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Mastering The Art Of The Follow-Up

follow-up

You put your best effort into your interactions with potential clients and customers. You provide all the information they need, answer their questions and make sure they have an understanding of why they should turn to you for their specific needs. However, even after all of these efforts, you may hear nothing back from them. It’s normal to have to follow-up with a customer.

Through a phone call or email, you may reach out and ask what they are thinking and how you may be able to help them. It’s hard not to take this personally, especially if your follow-up isn’t effective. How can you improve the follow-up to the point where it’s effective and allows you to take the next step with a client or customer?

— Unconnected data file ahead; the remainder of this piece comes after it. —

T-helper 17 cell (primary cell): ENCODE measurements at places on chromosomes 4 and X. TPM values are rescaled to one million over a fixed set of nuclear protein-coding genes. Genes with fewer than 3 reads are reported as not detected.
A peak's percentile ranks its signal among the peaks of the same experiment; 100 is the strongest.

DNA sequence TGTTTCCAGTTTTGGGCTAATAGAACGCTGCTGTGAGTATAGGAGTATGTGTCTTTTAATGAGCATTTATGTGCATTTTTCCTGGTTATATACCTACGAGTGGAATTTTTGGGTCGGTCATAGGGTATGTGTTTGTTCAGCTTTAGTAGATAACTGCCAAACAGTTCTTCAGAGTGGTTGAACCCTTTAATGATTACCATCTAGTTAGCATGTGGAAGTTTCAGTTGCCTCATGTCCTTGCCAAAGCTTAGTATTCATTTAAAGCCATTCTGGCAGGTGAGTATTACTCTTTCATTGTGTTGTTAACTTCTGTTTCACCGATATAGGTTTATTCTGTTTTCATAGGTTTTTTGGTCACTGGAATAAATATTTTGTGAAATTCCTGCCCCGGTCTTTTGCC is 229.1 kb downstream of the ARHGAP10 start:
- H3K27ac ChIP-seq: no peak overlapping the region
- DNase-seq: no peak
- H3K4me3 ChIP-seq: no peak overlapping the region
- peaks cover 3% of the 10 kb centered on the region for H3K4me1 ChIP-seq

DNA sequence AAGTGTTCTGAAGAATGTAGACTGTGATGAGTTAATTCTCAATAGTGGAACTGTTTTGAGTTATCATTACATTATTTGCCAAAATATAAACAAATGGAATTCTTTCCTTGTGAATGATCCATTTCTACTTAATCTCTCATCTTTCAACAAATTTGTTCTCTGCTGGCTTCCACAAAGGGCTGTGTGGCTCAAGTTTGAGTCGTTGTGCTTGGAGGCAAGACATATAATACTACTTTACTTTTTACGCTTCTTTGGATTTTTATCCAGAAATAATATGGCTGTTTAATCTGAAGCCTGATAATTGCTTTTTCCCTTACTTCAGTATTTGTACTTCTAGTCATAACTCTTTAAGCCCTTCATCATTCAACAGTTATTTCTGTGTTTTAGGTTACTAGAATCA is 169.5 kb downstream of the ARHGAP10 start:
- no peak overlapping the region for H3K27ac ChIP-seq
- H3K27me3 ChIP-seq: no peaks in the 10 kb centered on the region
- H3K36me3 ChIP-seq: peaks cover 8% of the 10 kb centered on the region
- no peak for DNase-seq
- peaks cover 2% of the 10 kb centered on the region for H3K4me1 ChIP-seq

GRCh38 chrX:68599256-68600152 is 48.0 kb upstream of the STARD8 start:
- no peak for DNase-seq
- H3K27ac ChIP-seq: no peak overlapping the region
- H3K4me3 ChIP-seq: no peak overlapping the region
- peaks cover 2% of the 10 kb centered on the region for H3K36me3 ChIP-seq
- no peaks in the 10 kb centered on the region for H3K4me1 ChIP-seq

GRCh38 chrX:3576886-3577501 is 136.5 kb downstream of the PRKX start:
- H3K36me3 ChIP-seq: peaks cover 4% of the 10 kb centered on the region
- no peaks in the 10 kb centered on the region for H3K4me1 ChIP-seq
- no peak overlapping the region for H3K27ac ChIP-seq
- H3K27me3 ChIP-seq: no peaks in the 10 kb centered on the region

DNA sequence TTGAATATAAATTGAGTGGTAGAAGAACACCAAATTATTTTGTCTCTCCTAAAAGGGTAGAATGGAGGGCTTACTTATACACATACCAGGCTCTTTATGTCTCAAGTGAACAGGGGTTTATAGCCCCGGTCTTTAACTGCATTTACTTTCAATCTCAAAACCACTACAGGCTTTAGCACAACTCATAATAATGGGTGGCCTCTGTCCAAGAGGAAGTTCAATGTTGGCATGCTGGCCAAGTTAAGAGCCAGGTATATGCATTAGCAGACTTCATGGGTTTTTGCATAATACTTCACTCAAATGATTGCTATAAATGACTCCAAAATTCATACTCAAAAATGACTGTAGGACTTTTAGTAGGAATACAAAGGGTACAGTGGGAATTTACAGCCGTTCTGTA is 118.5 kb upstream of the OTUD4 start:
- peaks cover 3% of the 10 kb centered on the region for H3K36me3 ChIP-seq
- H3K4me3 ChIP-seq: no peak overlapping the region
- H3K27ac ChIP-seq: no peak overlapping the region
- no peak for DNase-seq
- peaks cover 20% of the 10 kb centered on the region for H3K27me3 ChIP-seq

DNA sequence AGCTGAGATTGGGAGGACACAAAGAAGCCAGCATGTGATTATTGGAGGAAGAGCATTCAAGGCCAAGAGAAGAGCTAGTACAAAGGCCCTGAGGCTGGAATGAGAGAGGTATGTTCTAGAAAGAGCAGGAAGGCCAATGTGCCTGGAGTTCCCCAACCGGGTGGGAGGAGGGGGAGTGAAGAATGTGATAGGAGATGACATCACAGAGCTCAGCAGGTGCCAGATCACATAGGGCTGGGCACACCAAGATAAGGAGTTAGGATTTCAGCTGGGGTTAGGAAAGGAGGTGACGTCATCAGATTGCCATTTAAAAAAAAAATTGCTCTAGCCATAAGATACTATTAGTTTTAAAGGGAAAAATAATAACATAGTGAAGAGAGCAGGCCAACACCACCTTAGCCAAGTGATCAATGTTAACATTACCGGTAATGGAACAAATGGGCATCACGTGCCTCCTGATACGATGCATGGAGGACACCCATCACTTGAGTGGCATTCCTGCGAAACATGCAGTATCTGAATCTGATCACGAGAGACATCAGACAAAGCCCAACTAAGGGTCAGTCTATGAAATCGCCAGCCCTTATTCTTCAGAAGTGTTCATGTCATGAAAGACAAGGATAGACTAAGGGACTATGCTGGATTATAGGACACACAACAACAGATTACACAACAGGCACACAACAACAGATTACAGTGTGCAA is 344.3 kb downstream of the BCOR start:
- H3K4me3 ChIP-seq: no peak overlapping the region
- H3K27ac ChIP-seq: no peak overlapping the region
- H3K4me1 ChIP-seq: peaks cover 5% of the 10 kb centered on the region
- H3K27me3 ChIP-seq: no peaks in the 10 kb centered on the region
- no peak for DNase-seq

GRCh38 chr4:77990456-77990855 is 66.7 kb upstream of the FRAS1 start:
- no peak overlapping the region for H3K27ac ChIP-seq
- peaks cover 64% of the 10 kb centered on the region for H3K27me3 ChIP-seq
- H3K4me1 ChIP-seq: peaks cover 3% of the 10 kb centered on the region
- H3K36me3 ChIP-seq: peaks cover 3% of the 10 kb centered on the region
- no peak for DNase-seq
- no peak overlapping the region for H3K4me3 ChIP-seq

Start by assuming the best about the client. Life is busy, and perhaps the lack of response is due to unexpected things popping up. When you follow up with a client, don’t be offended or surprised by the lack of response up until this point. Be kind and understanding in your communication with the client, and offer him or her an option to opt out. The client’s lack of response may be due to the fact that he or she is not interested and doesn’t know how to communicate that to you.

Another way to make your follow-up efforts more effective is to try reaching out at different times of day. People are bombarded by emails, texts and phone calls all day, and it’s easy for something to get lost in the shuffle. You may get a response if you simply change up when you send out your follow-up communications. Another good rule is the “three strikes” rule. This simply means that after your third attempt at communication with a client, you can assume he or she is not interested. You can then close the file and move on.

Effective communications is an important part of doing business. You’re going to have to learn how to close the deal, and part of this is mastering the art of the follow-up. Think about ways you can get better responses and have more profitable exchanges with the people you do business with.

By Meagan Kerlin for Vertu Marketing LLC

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